Zalmay Khalilzad Out, Thomas West In as Special Representative for Afghanistan

 

Via state.gov:
As Special Representative for Afghan Reconciliation Zalmay Khalilzad steps down from his role, I extend my gratitude for his decades of service to the American people. 
Thomas West, who previously served as the Deputy Special Representative, will be the Special Representative for Afghanistan.  Special Representative West, who served on then-Vice President Biden’s national security team and on the National Security Council staff, will lead diplomatic efforts, advise the Secretary and Assistant Secretary for the Bureau of South and Central Asian Affairs, and coordinate closely with the U.S. Embassy Kabul presence in Doha on America’s interests in Afghanistan.  
I thank Ambassador Khalilzad for his service and welcome Special Representative West to the role.
Below is a longer bio via Carnegie where Thomas West previously served as a Nonresident Scholar for the South Asia Program:
Tom West was a nonresident scholar in the South Asia Program at the Carnegie Endowment for International Peace and an associate vice president at the Cohen Group.
West served for ten years in the U.S. Department of State and at the White House, working on South Asia and Middle East issues. From 2012 to 2015, he served on the National Security Council (NSC) as director for Afghanistan and Pakistan, and as a special adviser to Vice President Joseph Biden. He served a concurrent stint as the NSC’s director for Yemen. From 2011 to 2012, West served as the State Department’s senior diplomat in the Kunar province of Afghanistan, where he managed the civilian staff of a U.S.-led provincial reconstruction team. He worked at the State Department in Washington on a variety of issues, including the U.S.-India Civil Nuclear Initiative, Washington’s response to the 2008 Mumbai attacks, and U.S.-Pakistan relations. He also served as a political officer in Islamabad and Karachi.
West received his BA in international studies from the Johns Hopkins University and an MA in international relations from the Johns Hopkins School of Advanced International Studies (SAIS). 

US Embassy Kabul Suspends Operations on 8/31/21; Next, the Afghanistan Affairs Unit in Qatar?

 

The US Embassy in Kabul issued a Security Message announcing its suspension of operations:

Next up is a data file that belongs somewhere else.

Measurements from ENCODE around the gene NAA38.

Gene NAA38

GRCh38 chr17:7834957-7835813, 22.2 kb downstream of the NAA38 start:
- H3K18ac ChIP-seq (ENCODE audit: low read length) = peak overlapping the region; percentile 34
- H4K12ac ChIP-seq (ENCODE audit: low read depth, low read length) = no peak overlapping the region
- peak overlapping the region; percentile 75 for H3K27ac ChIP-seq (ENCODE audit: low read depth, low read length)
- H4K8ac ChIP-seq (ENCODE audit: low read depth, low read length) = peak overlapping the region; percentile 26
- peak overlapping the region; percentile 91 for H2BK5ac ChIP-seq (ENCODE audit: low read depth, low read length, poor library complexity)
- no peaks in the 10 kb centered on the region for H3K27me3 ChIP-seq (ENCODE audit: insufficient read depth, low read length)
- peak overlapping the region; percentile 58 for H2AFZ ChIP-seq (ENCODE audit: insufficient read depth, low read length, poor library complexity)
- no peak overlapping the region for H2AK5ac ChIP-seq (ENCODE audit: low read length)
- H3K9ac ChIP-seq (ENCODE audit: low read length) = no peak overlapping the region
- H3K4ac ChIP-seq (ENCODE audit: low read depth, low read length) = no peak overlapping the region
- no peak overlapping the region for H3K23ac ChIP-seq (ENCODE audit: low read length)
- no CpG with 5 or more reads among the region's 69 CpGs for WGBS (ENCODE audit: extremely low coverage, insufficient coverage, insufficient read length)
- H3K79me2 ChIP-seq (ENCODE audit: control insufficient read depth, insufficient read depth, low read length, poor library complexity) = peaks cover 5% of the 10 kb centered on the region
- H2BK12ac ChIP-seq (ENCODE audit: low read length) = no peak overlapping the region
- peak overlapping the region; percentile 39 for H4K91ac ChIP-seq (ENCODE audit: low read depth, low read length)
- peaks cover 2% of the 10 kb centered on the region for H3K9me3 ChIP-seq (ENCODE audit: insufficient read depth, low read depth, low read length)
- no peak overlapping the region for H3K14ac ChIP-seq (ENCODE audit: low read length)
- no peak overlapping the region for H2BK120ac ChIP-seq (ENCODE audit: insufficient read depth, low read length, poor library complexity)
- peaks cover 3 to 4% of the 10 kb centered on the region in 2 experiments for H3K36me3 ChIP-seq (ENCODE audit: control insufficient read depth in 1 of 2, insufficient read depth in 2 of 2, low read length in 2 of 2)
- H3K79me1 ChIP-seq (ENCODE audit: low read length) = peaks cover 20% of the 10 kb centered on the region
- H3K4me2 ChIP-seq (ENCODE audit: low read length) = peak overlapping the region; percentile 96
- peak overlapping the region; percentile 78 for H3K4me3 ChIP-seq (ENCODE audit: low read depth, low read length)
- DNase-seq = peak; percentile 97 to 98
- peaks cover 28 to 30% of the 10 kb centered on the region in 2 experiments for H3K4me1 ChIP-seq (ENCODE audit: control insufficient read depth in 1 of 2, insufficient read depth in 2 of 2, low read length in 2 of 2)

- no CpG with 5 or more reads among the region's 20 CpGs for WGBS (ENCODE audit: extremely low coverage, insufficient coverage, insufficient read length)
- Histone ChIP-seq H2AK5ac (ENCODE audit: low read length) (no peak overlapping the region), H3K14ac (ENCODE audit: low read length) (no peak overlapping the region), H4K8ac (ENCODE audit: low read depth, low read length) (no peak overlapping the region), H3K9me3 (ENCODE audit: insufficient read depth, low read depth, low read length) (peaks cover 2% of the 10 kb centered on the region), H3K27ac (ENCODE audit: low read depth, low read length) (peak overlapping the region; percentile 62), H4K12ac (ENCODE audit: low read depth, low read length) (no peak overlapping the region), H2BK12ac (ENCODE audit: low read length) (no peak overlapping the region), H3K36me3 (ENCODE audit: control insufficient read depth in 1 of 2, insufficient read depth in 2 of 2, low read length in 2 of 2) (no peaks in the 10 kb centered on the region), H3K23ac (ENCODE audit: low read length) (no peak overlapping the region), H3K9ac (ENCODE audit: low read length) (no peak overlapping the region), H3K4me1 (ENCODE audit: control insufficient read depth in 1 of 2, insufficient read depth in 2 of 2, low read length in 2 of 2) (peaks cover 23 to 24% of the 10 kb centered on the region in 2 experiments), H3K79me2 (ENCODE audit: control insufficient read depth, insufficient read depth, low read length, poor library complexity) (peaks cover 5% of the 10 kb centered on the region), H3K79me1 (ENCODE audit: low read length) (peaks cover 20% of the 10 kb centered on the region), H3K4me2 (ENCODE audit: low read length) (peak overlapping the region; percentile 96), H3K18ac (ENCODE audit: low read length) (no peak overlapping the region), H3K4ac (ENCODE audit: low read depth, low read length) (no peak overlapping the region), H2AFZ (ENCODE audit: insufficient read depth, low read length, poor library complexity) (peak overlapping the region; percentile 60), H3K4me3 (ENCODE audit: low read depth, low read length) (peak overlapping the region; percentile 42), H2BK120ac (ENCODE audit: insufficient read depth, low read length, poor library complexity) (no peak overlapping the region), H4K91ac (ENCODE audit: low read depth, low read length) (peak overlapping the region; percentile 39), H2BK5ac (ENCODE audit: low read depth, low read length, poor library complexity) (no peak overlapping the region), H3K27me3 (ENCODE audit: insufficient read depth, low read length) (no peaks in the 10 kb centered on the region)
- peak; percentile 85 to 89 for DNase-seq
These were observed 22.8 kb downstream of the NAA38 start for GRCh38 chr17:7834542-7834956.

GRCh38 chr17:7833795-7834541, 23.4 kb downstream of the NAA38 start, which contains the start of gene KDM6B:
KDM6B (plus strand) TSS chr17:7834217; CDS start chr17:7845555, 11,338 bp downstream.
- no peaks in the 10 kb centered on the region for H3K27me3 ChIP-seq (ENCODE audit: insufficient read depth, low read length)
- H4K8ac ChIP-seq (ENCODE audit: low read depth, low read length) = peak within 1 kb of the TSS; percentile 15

The U.S. Embassy in Kabul suspended operations on August 31, 2021.  While the U.S. government has withdrawn its personnel from Kabul, we will continue to assist U.S. citizens and their families in Afghanistan from Doha, Qatar.
After 20 years, one ‘forever’ war finally ended and one of the largest US embassies in the world just closed its doors.
We are assuming that the US Embassy Kabul will now transition to the Afghanistan Affairs Unit (AAU) operating out of the US Embassy Doha in Qatar. This is a guess given the precedence with four other remote units after the suspension of diplomatic operations in Yemen, Venezuela, Libya, and much earlier, Somalia.

— Yemen Affairs Unit (Remote Mission Site: U.S. Embassy Riyadh, Saudi Arabia)

— Venezuela Affairs Unit (Remote Mission Site: U.S. Embassy Bogota, Colombia)
— Libya External Office (Remote Mission Site: U.S. Embassy Tunis, Tunisia))
U.S. Embassy Mogadishu, Somalia (Remote Mission Site: U.S. Embassy Nairobi, Kenya) – the Department officially established Embassy Mogadishu as a permanent post in 2019. The IG says that although the  Somalia Unit no longer exists as a remote mission, some staff continue to be based at Embassy Nairobi, and Embassy Mogadishu continues to rely on Embassy Nairobi for support services.
According to the IG audit, the VAU has been open for  almost 2 years; the YAU has been open for more than 6 years; and the Libya External Office has been  open for almost 7 years. The Somalia Unit operated from U.S. Embassy Nairobi, Kenya, for more than  9 years before the Department reestablished a permanent diplomatic presence in Somalia.
The most recent OIG report we could locate for Qatar is dated 2010. At that time, the OIG describes Embassy Doha as a mid-size embassy, with a staff of 82 U.S. direct-hire person­nel, 113 foreign national staff, and 11 locally hired American personnel. No Qatari citizens are employed by the mission. Operations under chief of mission authority include representatives from the Department of Defense, the Federal Bureau of Investigation, and the Foreign Commercial Service. Operating budgets for U.S. Gov­ernment agencies under chief of mission authority total approximately $13.7 million.  Post is likely supersized already. We just don’t know by how many. Would be interested to see what the staffing pattern is going to be like for the AAU in Doha.